Bal­let is ev­ery lit­tle girl’s dream

World-renowned Phetla dreams of tak­ing bal­let to town­ships to in­spire and dis­cover black dancers

Sunday World - - Life - Re­ports by So­maya Stock­en­stroom

Ma­jes­tic dancer Kitty Phetla has in­spired a host of black girls who wish to fol­low in her foot­steps.

At 35, the tall and buxom lass is still break­ing bound­aries and was re­cently awarded the Stan­dard Bank Young Artist Of The Year award.

Phetla is a se­nior soloist and chore­og­ra­pher with Joburg Bal­let. “With the awards cel­e­brat­ing 35 years and me turn­ing 35 this year, I have come full cir­cle. I am hon­oured that dance has fi­nally been recog­nised on this plat­form. It’s like win­ning an Os­car,” she says.

Phetla, who once con­tem­plated quit­ting the sport, says she feels it is her re­spon­si­bil­ity to bring change in the sport.

“The aim is to set up an es­tab­lish­ment, a 100% SA and black­owned dance school to train many un­der­priv­i­leged girls to be­come pro­fes­sion­als in this dis­ci­pline. Bal­let dance is right here, and it is for ev­ery­one – we don’t have to go over­seas for it.”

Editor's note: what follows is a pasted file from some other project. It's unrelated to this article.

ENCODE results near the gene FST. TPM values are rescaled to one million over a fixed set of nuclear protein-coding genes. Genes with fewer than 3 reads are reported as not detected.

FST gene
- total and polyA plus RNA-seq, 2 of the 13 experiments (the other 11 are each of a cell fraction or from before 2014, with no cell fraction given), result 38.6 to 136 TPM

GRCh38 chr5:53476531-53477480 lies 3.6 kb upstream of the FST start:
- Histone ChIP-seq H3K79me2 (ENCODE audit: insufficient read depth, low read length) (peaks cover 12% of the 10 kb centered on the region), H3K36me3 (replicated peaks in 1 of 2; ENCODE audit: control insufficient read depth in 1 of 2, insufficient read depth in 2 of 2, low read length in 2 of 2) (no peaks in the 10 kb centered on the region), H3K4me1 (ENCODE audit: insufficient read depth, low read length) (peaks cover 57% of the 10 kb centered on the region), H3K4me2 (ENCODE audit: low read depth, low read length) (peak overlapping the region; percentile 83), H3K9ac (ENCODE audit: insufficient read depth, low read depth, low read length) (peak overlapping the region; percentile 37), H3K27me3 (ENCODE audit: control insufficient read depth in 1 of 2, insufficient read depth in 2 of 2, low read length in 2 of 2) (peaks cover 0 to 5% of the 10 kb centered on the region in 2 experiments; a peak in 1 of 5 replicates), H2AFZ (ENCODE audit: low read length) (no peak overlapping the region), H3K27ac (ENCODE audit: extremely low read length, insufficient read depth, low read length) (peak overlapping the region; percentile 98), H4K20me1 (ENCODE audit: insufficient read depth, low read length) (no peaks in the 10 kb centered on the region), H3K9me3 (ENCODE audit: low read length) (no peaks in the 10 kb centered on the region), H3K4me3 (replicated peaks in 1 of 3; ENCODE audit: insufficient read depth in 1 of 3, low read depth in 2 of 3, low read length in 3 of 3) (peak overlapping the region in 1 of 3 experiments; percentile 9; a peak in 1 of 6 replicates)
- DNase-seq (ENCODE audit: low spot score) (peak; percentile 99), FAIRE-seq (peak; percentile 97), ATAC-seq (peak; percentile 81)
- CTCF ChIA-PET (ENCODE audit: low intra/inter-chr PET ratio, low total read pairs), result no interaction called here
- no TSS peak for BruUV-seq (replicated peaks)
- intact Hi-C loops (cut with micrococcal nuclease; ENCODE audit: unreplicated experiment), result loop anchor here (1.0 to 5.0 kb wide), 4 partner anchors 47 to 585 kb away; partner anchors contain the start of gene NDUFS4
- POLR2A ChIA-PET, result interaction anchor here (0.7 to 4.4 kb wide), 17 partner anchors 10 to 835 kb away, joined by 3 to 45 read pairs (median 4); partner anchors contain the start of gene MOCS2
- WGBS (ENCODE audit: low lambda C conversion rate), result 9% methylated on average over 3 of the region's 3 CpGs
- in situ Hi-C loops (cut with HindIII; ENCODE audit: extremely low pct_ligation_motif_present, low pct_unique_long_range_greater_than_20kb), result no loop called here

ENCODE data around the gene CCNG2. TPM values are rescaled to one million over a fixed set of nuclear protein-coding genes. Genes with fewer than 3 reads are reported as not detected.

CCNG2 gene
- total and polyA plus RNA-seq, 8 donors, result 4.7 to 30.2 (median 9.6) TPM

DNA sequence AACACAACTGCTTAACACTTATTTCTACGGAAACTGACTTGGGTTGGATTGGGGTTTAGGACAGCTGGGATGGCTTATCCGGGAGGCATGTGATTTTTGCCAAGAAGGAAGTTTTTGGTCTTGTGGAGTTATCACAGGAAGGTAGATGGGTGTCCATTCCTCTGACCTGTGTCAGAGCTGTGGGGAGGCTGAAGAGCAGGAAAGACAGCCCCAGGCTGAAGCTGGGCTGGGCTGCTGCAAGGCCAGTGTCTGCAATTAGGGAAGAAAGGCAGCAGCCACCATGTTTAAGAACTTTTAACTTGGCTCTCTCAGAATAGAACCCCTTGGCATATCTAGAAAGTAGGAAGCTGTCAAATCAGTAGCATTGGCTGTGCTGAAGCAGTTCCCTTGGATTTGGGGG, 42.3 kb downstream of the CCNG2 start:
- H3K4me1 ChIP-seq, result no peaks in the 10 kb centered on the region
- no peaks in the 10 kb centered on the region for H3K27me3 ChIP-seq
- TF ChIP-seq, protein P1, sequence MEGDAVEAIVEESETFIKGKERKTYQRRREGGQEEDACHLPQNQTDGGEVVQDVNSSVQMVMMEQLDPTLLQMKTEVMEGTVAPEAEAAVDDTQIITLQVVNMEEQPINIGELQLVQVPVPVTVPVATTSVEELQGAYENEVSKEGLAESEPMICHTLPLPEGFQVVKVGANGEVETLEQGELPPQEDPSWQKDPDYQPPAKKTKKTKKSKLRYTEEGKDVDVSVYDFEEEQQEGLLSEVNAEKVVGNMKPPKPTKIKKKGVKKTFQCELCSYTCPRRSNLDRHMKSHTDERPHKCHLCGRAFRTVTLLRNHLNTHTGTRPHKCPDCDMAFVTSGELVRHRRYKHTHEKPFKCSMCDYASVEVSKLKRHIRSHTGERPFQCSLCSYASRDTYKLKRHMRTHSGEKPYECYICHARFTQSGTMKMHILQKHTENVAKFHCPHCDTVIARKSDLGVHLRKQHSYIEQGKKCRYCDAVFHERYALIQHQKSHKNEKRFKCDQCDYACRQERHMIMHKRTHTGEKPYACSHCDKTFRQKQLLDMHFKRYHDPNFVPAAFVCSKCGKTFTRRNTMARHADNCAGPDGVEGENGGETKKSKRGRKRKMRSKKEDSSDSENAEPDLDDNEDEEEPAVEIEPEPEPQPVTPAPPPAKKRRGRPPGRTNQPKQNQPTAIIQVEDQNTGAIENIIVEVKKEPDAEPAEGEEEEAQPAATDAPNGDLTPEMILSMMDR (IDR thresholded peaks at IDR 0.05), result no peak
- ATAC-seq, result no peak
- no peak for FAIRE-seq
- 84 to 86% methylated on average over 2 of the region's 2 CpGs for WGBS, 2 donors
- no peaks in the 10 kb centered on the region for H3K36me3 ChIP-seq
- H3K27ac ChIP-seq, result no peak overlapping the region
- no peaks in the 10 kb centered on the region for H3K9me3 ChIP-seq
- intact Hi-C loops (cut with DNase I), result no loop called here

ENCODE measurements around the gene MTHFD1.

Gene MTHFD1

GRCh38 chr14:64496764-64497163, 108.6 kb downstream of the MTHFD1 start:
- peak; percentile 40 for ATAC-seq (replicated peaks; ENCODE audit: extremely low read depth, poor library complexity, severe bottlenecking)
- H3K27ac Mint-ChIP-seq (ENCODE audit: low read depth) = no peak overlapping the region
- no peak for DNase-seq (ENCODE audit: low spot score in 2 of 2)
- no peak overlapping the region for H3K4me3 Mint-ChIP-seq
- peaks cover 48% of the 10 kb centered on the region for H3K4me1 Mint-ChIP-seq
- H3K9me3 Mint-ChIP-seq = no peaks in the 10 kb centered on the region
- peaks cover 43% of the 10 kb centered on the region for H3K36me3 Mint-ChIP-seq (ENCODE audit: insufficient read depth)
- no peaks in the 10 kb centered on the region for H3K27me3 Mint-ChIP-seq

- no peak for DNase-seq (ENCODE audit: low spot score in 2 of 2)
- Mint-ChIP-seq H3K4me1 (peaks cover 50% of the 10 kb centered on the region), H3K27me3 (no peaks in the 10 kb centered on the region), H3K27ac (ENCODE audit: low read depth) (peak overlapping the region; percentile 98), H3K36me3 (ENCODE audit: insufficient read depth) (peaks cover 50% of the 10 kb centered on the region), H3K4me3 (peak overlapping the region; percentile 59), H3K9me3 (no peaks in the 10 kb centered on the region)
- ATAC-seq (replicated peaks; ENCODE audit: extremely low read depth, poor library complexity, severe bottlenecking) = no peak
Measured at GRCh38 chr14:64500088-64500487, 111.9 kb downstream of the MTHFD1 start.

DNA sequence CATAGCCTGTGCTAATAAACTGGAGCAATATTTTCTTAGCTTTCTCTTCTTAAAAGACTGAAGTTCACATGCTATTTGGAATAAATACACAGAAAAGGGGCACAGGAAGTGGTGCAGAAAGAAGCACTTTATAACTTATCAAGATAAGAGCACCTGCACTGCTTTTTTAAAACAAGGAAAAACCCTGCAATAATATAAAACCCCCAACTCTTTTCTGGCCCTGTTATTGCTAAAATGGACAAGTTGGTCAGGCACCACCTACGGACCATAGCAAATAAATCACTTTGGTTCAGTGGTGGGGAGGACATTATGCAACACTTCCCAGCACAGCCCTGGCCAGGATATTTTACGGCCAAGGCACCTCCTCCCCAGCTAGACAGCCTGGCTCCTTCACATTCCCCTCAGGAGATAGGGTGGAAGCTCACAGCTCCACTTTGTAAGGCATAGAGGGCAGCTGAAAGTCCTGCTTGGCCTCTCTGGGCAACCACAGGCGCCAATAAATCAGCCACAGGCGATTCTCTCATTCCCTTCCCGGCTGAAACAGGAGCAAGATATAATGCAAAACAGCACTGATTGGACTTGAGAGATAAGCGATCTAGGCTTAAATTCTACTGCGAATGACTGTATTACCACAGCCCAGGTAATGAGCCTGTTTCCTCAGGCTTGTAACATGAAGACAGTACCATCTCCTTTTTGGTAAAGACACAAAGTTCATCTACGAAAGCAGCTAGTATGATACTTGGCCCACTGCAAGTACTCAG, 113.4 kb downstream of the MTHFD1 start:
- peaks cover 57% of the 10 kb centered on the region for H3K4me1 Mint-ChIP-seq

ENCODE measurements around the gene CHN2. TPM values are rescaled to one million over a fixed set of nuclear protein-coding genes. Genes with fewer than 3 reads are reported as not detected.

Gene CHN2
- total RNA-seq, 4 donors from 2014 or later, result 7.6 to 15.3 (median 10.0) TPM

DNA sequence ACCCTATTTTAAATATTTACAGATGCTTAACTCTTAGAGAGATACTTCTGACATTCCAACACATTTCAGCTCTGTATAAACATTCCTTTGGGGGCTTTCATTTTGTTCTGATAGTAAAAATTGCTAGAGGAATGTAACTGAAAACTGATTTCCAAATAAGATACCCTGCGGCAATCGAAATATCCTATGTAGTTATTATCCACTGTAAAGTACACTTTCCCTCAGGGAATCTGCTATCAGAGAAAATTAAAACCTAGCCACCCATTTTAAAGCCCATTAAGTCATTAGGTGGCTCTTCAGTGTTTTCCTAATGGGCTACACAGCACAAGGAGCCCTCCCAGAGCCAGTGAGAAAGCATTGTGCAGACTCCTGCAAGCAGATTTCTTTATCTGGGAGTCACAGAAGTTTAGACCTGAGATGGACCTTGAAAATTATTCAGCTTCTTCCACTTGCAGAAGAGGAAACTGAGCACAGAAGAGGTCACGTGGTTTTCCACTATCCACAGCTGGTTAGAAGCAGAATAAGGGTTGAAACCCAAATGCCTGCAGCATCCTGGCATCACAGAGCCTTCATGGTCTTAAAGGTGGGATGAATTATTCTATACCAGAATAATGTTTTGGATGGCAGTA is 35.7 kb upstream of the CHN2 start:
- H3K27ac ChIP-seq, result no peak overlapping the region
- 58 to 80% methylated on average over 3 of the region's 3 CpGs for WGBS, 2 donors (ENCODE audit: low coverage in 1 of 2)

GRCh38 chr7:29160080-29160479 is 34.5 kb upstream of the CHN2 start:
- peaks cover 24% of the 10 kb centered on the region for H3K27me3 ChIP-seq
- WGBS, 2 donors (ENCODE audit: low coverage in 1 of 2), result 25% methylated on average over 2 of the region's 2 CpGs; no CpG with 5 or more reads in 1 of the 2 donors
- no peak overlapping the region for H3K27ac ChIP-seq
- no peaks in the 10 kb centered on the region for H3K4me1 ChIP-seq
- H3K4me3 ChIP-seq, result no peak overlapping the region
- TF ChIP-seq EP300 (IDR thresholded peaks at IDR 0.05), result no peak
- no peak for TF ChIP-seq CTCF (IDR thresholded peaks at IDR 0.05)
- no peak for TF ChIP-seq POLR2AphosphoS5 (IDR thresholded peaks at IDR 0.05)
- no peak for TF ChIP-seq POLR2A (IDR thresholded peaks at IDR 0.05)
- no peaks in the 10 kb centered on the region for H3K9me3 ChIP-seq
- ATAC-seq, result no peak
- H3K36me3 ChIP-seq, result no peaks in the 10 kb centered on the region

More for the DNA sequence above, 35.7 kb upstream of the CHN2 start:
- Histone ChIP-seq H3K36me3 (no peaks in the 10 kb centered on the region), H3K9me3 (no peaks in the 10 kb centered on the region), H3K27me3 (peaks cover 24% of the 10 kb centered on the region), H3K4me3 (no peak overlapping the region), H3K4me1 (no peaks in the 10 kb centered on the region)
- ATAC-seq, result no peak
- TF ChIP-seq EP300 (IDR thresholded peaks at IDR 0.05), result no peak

She started danc­ing at the young age of nine.

“I will be for­ever in­debted to Martin Schön­berg who dis­cov­ered me.” She ex­plains that Schön­berg vis­ited Or­ange Grove Pri­mary School where she was a learner and spoke about the sport.

Af­ter choos­ing bal­let over karate, she got hooked.

Phetla says it took her eight years to be a good dancer and an­other eight to be pro­fes­sional. She was the prin­ci­pal dancer for Bal­let Theatre African for years and trav­elled the world re­ceiv­ing many ac­co­lades.

She per­formed as a guest artist at the State Theatre as Queen of the Wilis in Swan

Lake. She says her ca­reer high­light was danc­ing The Dy­ing

Swan solo for Nel­son Man­dela and the Dutch royal fam­ily.

A rivet­ing per­for­mance is a re­cent one where she chan­nels

Queen Mod­jadji – for a rain-in­spired dance per­formed at Cape Town’s Thee­wa­ter­skloof Dam.

“There are so many SA sto­ries I would still like to tell through dance,” says Phetla, who also col­lab­o­rated with Three Ships Whisky.

She was in­vited to the James Sedg­wick dis­tillery by the lo­cal whiskey brand to bring to life their “Made Ex­cep­tional. Made Here” mes­sage of their new cam­paign. But she still main­tains that she is a bet­ter con­tem­po­rary dancer than a clas­si­cal bal­let per­former.

She says SA girls can do any­thing they put their minds to.

“Seven years ago, I dreamt of go­ing into ra­dio. To­day I have a show on Jacaranda FM af­ter start­ing out on Alex FM, and over­came many chal­lenges.”

Kitty Phetla in full flight dur­ing one of her rivet­ing per­for­mances.

The dancer next to a Three Ships dis­tiller.

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